The joint statement by the unions also said, “The AKP government preferred to respond to the dignified reaction of the people with state terror. People asking for their rights and justice were killed and thousands were wounded. The government blockaded the media and launched a smear campaign against the opposition of Turkey's peoples. After failing to break the strong resistance of the people, the government attempted to degrade this resistance into a matter of environmental conscience and to illegalize the public reaction against the widespread police terror and the despotic ruling of the country”.

The striking unions are the Confederation of Progressive Trade Unions (DİSK), the Confederation of Public Sector Trade Unions (KESK), the Turkish Doctors' Union (TTB), the Union of Chambers of Turkish Engineers and Architects (TMMOB) and the Turkish Dentists Union (TDHB).

3. I mentioned previously that one Turkish tv network has been closed down and some others have been fined for their coverage of the protests and that the government is especially alarmed over the protesters using social media. Interior Minister Muammer Güler has also said, "It is impossible to understand the stubbornness behind the continuation of violent acts. They are trying to push people out to streets by strikes, we will not let this happen.” He has added, “We are currently working on regulations on social media websites within our police forces.” and “We are working on a series of regulations for Facebook and Twitter against those who provoke the public, manipulate people with fake news, or forwards individuals to social turmoils and incidents jeopardizing property and human security.” and “We have had a similar work in Izmir. Now this will spread to other cities. Certainly, we also think that a regulation is needed as well. Justice Ministry will do that.” and “We believe that a regulation is required. We have seen how fake news spread across people. Our operations will resume.” These constitute additional and serious threats to the protesters, to the unions and to the use of social media and media.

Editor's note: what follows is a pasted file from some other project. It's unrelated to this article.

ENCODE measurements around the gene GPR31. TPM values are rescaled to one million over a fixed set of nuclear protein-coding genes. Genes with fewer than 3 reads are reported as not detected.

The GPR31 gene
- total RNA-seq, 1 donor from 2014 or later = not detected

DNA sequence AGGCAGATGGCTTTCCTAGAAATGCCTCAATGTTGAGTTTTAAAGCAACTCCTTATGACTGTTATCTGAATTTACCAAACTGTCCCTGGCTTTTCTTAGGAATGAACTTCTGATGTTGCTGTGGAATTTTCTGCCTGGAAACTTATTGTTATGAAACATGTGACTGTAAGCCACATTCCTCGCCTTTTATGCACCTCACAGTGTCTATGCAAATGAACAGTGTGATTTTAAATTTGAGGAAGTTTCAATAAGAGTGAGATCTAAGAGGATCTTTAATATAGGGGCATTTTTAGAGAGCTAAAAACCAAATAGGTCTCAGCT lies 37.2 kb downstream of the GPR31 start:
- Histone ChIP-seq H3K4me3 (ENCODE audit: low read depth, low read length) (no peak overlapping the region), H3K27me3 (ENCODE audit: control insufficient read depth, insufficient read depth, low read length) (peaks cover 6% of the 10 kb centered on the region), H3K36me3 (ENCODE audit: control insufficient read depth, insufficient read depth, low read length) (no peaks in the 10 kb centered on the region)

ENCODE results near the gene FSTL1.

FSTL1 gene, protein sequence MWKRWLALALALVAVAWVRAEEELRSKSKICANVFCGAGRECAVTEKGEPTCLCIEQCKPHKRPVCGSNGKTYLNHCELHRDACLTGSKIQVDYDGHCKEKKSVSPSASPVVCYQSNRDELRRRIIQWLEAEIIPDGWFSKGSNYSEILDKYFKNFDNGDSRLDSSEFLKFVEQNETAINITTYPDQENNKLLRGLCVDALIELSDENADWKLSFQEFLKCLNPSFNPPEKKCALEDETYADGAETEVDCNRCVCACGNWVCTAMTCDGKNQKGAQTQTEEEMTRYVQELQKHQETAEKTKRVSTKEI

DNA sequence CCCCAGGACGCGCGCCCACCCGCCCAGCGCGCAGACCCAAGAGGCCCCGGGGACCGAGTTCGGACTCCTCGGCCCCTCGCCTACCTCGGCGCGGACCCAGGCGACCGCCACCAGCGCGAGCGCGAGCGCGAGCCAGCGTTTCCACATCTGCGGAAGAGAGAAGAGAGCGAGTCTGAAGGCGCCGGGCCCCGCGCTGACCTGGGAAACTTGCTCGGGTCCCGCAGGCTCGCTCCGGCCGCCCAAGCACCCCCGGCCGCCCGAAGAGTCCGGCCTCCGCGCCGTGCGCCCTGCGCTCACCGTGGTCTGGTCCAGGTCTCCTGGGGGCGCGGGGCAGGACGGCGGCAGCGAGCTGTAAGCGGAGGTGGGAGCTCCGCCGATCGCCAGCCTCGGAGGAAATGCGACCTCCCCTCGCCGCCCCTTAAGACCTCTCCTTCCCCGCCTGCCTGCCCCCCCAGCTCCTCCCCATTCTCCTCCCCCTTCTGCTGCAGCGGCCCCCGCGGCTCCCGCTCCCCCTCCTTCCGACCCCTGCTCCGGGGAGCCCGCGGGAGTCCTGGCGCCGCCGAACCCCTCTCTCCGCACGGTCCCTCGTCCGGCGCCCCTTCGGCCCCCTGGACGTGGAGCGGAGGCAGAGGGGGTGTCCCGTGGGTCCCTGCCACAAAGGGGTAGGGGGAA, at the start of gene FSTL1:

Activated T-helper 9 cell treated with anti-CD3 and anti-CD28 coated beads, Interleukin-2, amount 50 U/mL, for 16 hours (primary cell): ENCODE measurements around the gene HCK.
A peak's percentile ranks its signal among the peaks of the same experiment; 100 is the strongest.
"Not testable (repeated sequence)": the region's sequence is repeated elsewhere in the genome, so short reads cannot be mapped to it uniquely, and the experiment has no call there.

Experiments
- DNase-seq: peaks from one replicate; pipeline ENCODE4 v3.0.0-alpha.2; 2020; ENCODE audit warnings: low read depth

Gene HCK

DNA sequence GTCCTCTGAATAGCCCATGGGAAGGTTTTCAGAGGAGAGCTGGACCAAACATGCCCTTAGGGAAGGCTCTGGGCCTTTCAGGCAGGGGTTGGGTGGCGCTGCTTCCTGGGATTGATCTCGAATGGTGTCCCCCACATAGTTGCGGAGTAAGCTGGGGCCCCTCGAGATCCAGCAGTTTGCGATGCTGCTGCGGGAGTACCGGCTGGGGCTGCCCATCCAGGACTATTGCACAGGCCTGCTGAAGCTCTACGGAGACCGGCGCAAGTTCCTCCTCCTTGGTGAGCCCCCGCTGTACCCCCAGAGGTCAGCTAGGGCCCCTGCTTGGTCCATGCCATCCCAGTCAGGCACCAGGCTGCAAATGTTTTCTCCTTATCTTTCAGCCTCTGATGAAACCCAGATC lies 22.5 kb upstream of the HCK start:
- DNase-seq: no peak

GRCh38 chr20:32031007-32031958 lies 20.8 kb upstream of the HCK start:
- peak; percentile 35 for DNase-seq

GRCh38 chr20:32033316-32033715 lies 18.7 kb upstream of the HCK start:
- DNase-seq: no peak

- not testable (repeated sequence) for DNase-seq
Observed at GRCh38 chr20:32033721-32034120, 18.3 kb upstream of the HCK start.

4. Hundreds of people were arrested over the weekend. Prime Minister Edrogan has further threatened supporters of the protesters by saying, "We know very well who sent 30,000 packages of food to Taksim Square. We know very well who hosted those collaborating with terrorists in their hotels. Should they not be called to account for this? If we don't call them to account for this, the nation will do this." These remarks were made during an election rally. After one of the rallies supporters of the governing party attacked protesters and reporters.

A group of thugs also attacked the main opposition Republican People’s Party’s (CHP) building in Şişhane (Istanbul), breaking the windows, while two CHP deputies were inside.

We need to point out that, even with these kinds of pronouncements and the encouragement of thug elements, the full weight of the reactionary forces has yet to be felt. The army has not intervened yet, attacks on demonstrators by right-wing thugs have been relatively minor and the most reactionary forces have yet to mobilize. For now, it seems, the arrests and beatings of protesters and attempts to silence the opposition are the outstanding problems.